Individualized neoantigen therapies: exploring one medicine for one patient
Scientists are researching new ways to help train the immune system to fight cancer
April 13, 2023
Over the past decade, immunotherapy has transformed our understanding of how the immune system can be used to help fight some types of cancer. However, for the last 50 years, scientists have been researching how we could potentially use vaccines to treat cancer — another investigational approach to harness the immune system to help recognize and destroy cancer cells — with little success.
Now we’re looking at a potential therapy that is building upon the learnings of immunotherapy trials from the past and incorporating that into an individualized cancer approach that’s specific to a patient’s own tumor. Researchers are currently exploring the potential of individualized neoantigen therapies to help fight cancer.
Cancer research is becoming more personalized
Cancer is a result of the body’s own cells undergoing mutations which create abnormal proteins in cancer cells, known as neoantigens, that are not usually seen in normal cells. These mutations are unique to each person’s tumor, so that’s one of the reasons why patients who have been diagnosed with the same type of cancer and who have received the same type of treatment may have different responses.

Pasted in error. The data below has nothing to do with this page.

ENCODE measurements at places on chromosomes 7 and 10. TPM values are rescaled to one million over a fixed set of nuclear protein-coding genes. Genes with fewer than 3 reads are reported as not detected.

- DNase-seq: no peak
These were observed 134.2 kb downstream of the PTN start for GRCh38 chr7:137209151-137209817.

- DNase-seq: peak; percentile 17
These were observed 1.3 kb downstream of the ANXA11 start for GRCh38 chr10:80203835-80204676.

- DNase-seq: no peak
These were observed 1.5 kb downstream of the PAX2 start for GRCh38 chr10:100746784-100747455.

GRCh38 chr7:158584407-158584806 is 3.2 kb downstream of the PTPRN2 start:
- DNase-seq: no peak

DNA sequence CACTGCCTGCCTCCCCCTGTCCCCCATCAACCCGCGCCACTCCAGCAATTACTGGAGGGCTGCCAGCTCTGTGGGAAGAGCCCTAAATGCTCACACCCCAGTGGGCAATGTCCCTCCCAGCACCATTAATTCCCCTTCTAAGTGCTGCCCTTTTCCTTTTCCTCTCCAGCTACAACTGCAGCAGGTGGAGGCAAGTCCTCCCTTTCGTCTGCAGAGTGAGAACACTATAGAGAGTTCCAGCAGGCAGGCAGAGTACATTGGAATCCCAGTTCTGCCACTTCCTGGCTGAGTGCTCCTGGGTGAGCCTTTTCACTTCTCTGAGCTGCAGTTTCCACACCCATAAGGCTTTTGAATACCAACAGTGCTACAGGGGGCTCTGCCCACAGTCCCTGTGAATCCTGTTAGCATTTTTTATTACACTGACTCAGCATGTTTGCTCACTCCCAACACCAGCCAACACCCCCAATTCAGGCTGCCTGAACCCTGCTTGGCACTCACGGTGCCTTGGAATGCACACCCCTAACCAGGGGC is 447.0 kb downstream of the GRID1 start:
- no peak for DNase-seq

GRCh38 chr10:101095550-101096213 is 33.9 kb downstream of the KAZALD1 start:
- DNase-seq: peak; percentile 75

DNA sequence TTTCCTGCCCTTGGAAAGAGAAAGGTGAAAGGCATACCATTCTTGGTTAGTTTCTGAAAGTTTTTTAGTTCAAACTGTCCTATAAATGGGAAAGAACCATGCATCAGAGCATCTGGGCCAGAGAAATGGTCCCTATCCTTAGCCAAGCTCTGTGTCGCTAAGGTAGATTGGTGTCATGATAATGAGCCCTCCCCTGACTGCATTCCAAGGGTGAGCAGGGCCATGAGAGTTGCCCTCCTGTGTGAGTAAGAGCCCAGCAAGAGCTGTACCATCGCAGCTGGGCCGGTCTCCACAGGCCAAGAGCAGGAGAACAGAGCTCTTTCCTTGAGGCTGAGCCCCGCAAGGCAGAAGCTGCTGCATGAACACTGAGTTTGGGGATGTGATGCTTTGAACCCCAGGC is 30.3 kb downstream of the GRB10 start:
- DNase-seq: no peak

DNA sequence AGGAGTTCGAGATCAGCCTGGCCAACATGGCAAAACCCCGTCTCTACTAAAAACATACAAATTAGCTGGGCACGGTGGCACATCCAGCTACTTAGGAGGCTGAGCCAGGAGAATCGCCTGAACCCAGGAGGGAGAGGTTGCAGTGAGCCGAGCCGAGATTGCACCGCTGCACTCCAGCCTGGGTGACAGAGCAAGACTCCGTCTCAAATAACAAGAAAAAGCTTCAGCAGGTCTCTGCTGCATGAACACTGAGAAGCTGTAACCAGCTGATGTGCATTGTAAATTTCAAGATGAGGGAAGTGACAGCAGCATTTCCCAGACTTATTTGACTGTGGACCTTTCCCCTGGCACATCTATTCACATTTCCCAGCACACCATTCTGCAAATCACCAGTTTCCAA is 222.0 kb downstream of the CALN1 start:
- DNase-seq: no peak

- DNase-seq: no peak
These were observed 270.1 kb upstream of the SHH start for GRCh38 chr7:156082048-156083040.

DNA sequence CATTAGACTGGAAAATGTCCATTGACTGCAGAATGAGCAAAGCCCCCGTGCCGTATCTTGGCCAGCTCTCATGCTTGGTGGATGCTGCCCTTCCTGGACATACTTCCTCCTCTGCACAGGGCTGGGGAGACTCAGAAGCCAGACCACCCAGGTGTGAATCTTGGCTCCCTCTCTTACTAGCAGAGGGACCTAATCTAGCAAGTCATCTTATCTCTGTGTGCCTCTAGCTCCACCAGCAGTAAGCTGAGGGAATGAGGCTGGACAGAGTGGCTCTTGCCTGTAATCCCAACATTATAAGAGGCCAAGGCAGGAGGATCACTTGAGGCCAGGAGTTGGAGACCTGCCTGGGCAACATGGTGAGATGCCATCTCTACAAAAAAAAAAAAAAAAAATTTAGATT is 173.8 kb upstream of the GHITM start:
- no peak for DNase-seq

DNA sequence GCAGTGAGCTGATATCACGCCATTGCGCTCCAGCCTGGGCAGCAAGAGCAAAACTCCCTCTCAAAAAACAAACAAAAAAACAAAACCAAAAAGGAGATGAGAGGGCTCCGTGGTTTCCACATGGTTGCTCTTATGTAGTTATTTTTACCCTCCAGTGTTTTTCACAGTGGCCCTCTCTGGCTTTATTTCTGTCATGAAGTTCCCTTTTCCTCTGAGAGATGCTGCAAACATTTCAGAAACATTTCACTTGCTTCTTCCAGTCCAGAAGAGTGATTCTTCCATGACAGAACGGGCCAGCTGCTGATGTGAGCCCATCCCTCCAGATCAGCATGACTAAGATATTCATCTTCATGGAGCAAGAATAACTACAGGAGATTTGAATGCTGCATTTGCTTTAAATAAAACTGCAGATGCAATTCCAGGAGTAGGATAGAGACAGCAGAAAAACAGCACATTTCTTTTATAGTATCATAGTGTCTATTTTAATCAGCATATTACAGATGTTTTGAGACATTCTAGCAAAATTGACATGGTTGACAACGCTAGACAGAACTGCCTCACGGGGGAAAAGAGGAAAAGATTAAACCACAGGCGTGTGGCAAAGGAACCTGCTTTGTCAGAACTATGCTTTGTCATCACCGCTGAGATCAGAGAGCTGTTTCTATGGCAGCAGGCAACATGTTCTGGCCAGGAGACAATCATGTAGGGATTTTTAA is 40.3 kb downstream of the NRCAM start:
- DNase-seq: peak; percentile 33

As the treatment of cancer continues to evolve and advance, researchers are focusing on more individualized approaches. This includes a new area of research into individualized neoantigen therapies that use information from a person’s tumor biopsy sample to help develop a therapy unique to their tumor’s mutations.
“This area of research has really captured our imagination of what’s possible in the development of cancer therapeutics.”
- Dr. Jane Healy
Vice president and head of oncology early development at MSD Research Laboratories
In collaboration with Moderna, we’re studying this area of research in an effort to advance more individualized approaches to help improve outcomes for people living with cancer.